6. Now, assuming you’ll be the first user and the admin, you want to use your own public SSH key to access the shared account (that’s the whole point–more on this later). Get your onto the target server, or generate using ssh-keygen -t rsa on your local machine. If you don’t know what I’m talking about, read some tutorial on SSH authentication. A quick guide like this is a good start. Be sure you already know that before you move on–this is the crucial part of using gitosis.
  7. After you get your onto the target server, login to the server with an account with sudo access (which you don’t with the standard user account we just created above). Then do:
    sudo -H -u git gitosis-init < [path of your]

  8. Now login with the standard user account “git”. In your home directory there is already a repositories/ directory, in which you’ll find gitosis-admin.git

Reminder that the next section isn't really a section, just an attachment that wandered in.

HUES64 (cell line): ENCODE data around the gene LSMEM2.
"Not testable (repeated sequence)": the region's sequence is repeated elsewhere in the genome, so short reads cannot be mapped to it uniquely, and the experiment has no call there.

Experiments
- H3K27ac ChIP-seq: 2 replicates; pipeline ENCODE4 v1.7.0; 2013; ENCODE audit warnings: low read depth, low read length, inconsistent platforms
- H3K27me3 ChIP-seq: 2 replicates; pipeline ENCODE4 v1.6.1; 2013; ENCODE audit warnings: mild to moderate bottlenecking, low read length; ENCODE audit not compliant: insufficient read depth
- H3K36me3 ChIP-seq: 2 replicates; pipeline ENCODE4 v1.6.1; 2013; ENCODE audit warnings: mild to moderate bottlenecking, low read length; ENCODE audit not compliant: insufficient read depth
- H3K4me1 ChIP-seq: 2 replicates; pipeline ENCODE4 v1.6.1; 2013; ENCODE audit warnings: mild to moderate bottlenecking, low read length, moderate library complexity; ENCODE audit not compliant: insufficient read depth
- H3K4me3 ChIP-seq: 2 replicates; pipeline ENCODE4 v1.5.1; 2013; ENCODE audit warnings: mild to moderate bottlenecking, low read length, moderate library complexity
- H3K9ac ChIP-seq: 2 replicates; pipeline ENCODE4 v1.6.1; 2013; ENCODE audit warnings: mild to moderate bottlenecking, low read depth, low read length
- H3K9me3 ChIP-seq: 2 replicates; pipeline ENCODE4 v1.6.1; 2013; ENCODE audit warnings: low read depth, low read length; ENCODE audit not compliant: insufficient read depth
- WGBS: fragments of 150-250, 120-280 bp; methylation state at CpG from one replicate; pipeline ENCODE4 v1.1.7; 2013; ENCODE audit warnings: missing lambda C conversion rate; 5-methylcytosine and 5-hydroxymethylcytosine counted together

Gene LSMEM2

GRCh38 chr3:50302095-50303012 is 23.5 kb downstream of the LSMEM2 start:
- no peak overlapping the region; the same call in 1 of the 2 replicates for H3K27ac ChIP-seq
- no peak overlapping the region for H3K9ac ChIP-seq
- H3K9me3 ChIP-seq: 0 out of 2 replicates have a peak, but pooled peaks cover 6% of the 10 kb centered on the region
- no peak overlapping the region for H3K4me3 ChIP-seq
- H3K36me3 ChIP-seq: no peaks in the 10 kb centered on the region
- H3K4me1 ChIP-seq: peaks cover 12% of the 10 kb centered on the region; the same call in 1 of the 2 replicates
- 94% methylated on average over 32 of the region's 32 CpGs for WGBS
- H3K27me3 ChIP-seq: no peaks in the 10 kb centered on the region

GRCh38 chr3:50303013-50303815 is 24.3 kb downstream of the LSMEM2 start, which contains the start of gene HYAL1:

9. Make sure the post-update hook is executable. Do this:

    chmod 755 ~/repositories/gitosis-admin.git/hooks/post-update

From this point on, read Garry’s guide to understand how to manage the admin repository. This is where gitosis is brilliant–you also use git to fetch and update the admin settings! Once you have finish creating your first gitosis-managed repository, the rest is easy. In fact, in our cases, we simply just moved all our bare repositories to under the standard user account’s repositories/ directory. We updated the gitosis config and we got it up and running well.

Some Updates

Going to be a really short update.

Now you know that I work for (and actually own) Lithoglyph, and we’ve just released a new version of Mondrianum, a color picker plug-in that leverages Adobe kuler color theme resources. And this being a few things that we are working on.